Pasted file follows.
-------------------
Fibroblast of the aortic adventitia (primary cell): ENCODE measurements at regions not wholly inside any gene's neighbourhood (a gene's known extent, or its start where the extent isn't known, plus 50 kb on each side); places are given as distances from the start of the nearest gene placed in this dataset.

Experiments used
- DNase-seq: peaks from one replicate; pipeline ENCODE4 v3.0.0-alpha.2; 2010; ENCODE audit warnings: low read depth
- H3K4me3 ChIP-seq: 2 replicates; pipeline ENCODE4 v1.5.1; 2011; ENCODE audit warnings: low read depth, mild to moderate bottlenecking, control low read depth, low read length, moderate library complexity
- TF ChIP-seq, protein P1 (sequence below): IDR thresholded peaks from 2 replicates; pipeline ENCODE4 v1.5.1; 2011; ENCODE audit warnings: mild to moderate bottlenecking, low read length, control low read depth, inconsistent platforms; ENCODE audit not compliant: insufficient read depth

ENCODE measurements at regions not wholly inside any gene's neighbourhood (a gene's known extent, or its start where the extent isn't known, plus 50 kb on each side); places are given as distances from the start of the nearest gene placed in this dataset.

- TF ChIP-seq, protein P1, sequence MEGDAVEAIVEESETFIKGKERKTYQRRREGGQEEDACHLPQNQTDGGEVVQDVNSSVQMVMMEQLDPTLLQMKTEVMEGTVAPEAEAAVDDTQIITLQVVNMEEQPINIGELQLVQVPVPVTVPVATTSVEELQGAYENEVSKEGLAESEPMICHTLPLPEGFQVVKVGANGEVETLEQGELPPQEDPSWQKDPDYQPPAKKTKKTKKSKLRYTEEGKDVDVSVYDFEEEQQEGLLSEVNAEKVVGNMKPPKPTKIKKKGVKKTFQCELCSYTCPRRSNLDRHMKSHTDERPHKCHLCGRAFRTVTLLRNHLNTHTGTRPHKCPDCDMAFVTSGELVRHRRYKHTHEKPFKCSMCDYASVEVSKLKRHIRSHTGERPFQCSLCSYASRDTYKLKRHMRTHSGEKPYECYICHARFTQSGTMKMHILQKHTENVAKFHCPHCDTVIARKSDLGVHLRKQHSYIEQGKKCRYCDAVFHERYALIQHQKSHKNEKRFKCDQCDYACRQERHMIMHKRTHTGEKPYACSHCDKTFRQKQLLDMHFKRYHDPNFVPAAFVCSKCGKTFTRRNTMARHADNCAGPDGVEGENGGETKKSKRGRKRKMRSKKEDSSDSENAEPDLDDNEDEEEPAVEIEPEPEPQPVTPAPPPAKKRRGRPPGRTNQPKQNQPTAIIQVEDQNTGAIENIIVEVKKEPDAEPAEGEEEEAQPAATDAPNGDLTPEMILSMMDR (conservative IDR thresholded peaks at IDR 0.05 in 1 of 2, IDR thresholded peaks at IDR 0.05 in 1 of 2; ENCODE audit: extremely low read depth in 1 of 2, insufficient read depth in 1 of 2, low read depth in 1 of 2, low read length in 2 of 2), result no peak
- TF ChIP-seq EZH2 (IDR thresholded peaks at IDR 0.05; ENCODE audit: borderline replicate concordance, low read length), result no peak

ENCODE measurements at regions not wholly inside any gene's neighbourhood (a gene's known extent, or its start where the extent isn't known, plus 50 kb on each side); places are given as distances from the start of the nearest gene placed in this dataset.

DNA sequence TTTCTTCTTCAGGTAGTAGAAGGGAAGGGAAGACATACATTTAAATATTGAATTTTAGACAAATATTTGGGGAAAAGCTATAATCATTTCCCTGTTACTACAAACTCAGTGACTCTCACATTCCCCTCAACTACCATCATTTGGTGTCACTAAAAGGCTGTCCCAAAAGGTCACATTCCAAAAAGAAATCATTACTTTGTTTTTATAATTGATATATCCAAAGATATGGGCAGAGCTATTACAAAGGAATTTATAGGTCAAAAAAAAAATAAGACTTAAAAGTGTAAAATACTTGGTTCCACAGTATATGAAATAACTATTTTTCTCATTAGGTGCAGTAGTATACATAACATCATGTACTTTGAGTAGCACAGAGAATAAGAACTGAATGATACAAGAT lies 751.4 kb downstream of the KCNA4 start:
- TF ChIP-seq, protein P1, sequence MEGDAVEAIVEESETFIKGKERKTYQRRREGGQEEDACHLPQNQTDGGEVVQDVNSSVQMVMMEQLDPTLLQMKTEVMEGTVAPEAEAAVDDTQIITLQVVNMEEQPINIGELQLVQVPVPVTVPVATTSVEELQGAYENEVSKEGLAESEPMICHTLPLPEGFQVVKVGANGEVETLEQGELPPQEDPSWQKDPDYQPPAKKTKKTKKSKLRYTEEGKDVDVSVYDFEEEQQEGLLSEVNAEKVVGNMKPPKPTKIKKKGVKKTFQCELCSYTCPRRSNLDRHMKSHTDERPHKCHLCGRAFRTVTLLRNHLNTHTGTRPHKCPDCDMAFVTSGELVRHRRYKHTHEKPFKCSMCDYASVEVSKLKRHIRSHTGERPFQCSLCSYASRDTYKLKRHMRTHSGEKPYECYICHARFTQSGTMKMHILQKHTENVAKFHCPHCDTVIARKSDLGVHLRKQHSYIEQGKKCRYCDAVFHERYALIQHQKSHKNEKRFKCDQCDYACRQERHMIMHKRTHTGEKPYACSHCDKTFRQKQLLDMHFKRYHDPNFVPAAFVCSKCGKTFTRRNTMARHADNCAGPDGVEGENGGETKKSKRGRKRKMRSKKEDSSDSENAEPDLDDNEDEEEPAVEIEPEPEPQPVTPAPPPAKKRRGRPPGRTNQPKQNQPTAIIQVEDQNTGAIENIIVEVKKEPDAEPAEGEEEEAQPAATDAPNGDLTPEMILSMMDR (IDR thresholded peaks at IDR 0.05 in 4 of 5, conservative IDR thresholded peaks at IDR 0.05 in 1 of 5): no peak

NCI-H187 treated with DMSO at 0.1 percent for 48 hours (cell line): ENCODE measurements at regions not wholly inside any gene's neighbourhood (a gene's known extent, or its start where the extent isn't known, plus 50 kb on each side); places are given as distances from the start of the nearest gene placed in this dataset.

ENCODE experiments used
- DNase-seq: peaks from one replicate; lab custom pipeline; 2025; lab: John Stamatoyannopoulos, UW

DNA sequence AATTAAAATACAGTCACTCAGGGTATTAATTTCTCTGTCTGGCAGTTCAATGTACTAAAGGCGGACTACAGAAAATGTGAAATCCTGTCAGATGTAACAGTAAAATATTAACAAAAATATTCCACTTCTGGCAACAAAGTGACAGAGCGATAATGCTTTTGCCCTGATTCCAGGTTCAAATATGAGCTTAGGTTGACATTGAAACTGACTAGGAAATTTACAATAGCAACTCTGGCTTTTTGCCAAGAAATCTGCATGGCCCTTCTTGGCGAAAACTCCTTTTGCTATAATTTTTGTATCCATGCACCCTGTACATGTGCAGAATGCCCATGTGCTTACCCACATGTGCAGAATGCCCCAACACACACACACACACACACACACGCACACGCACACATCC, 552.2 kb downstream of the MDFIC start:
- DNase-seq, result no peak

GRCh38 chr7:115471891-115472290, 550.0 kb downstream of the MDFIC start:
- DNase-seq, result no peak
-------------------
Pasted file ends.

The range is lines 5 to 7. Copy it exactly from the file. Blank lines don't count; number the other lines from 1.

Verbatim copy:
- TF ChIP-seq, protein P1 (sequence below): IDR thresholded peaks from 2 replicates; pipeline ENCODE4 v1.5.1; 2011; ENCODE audit warnings: mild to moderate bottlenecking, low read length, control low read depth, inconsistent platforms; ENCODE audit not compliant: insufficient read depth

ENCODE measurements at regions not wholly inside any gene's neighbourhood (a gene's known extent, or its start where the extent isn't known, plus 50 kb on each side); places are given as distances from the start of the nearest gene placed in this dataset.

- TF ChIP-seq, protein P1, sequence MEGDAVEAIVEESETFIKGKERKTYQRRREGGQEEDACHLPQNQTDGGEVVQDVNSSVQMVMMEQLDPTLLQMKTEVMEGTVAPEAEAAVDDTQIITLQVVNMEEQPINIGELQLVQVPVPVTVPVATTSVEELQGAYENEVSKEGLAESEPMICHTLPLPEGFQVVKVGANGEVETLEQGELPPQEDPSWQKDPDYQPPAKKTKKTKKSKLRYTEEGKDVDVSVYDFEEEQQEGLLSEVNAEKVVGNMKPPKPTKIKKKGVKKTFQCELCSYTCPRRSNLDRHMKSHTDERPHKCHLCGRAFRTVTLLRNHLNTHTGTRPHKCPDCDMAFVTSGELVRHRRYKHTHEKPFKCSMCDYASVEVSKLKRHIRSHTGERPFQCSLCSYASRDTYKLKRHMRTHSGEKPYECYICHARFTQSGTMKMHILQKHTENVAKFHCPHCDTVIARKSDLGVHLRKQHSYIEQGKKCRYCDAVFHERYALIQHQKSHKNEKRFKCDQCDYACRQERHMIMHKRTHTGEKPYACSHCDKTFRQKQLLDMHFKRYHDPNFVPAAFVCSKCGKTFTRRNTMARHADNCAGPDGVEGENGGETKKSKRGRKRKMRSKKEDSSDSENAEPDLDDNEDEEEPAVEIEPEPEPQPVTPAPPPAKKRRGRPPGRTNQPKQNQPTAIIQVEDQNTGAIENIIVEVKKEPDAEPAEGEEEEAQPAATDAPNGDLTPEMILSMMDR (conservative IDR thresholded peaks at IDR 0.05 in 1 of 2, IDR thresholded peaks at IDR 0.05 in 1 of 2; ENCODE audit: extremely low read depth in 1 of 2, insufficient read depth in 1 of 2, low read depth in 1 of 2, low read length in 2 of 2), result no peak